RCL Year A Proper 12 Alternate Readings
I Kings 3:5-12, Psalm 119:129-136, Romans 8:26-39, Saint Matthew 13:31-33 and 44-52

By this point in Jesus’ ministry, the crowds following him are huge. We are told at the beginning of the thirteenth chapter of Saint Matthew that Jesus climbs into a boat and teaches the crowds on the beach.[1]

He teaches the crowds with parables—he gives them parable after parable. Each parable discloses something about the Kingdom. No parable completely discloses the Kingdom; no parable is the final and full description of the Kingdom. It is as though Jesus has dozens of possible parables to draw from. Today’s Gospel ends with the image of a householder selecting from among the new and the old in his cupboard, in his storeroom, to feed, to nourish, the throngs of people. All the parables are true; some of them may catch hold and grow in the people.

The Kingdom of Heaven is like a mustard seed; it is like yeast; it is like treasure; it is like a merchant in search of fine pearls; it is like a net thrown into the sea. How do we understand all of these images? On the day that Jesus taught them, some stuck and took root, and some did not. Today, in this service, as the Gospel was proclaimed, some stuck and took root, and some did not. What is the difference between a parable that roots and one that does not root? What roots in us depends upon who we are.

Jesus, in the sentence immediately following the Gospel today, goes away to teach somewhere else. He seems to be content with the results of his scattering parables like seed among the crowds following him. Something of what he has taught will stick and take root. Something will stick and take root with you.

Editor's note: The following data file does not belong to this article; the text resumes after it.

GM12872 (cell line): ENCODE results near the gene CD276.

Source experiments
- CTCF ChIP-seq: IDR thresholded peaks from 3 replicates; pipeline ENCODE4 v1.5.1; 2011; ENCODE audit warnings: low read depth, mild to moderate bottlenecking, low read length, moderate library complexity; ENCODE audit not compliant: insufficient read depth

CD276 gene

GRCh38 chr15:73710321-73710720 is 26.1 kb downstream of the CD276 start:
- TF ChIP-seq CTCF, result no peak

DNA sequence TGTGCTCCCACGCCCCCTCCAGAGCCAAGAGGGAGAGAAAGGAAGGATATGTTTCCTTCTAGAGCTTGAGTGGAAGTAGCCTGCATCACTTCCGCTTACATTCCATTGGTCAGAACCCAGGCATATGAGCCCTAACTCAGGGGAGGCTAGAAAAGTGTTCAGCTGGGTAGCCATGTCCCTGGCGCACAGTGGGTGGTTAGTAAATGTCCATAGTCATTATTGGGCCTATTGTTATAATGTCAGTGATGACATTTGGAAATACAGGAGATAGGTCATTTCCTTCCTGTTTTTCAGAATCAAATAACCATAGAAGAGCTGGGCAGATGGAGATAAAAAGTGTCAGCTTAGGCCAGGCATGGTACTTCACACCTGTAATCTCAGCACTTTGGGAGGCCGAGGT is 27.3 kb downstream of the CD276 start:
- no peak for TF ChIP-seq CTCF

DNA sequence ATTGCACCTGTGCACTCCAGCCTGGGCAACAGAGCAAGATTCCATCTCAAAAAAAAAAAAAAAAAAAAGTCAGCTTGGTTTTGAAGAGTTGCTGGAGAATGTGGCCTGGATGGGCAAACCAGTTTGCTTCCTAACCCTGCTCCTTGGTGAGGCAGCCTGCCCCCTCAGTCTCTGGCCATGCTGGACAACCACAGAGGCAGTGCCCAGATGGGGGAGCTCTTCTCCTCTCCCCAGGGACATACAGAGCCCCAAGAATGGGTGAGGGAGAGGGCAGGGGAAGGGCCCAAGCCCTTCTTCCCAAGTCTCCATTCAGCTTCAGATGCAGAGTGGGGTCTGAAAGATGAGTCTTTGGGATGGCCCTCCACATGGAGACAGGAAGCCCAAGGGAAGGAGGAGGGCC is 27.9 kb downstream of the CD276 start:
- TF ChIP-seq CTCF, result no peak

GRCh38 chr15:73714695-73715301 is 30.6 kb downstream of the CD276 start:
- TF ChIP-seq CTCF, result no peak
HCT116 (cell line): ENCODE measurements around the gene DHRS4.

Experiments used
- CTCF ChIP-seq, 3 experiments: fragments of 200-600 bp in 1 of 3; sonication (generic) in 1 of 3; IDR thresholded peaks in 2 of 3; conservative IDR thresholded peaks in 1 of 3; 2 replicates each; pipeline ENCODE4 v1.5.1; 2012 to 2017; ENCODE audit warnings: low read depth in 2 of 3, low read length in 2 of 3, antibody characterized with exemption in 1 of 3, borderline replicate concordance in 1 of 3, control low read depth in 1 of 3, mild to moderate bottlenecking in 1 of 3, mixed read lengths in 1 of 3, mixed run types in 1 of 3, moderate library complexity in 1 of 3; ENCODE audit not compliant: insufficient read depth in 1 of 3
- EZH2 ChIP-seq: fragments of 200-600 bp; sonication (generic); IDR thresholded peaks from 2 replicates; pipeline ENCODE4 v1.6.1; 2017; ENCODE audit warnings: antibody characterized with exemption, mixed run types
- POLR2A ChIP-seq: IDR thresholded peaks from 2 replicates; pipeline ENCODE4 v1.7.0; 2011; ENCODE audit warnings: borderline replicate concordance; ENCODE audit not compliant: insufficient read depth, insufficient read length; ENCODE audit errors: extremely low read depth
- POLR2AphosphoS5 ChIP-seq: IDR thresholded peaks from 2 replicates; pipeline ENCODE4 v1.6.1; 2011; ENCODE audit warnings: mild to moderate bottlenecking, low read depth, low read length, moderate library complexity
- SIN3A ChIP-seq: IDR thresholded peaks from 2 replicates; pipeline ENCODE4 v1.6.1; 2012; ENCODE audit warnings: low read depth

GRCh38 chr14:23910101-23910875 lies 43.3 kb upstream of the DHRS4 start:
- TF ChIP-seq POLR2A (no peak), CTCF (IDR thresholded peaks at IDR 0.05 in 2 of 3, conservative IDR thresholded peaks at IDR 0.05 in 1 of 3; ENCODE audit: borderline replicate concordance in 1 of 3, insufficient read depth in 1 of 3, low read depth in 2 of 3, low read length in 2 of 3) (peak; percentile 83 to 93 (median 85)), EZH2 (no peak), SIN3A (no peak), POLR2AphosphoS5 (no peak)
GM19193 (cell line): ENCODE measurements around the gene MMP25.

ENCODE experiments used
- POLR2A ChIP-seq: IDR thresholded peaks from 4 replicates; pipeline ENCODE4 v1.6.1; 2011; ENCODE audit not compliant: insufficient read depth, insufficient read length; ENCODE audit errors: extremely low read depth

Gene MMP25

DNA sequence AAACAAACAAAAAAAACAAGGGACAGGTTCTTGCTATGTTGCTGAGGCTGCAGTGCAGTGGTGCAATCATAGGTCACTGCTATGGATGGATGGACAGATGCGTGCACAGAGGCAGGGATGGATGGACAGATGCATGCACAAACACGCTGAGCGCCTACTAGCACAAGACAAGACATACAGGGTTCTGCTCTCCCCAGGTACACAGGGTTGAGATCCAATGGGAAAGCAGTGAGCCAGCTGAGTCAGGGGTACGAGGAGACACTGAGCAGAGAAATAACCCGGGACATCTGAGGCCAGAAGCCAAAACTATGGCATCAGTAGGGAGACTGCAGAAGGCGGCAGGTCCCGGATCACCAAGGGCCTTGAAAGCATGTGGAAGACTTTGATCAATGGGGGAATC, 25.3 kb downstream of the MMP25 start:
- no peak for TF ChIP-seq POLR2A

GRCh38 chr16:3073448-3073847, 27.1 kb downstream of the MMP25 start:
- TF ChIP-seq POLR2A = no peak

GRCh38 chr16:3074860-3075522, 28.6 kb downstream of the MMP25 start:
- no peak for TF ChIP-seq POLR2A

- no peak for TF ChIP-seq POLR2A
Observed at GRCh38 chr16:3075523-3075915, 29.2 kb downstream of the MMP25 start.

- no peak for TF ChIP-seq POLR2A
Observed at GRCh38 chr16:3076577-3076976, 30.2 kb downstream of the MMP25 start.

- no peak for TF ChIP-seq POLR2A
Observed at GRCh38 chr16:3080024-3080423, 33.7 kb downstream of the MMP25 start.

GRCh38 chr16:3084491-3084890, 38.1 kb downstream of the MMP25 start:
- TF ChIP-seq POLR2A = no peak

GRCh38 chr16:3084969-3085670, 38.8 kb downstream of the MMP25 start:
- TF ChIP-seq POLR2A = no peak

In a review of a book about Saint Paul and the early church,[2] I read this. “An atheist believes that God does not exist. A believer knows that God exists. One has an opinion, the other knowledge.”[3]

Something of these parables, or something of the Bible, or something of the liturgy, will stick and take root in what you know. And whenever that happens, the Kingdom has rooted in you. The Kingdom is that way. It grows wherever it sticks and takes root. Like the seeds that fell on good soil and like the mustard seed, the Kingdom will grow in you. It will grow and become as valuable to you as a pearl of great price. “Let anyone with ears listen!”[4]


[1] Saint Matthew 13:1-2.

[2] Emmanuel Carrère’s The Kingdom.

[3] The New Yorker, 10 and 17 July 2017, page 83.

[4] Saint Matthew 13:9.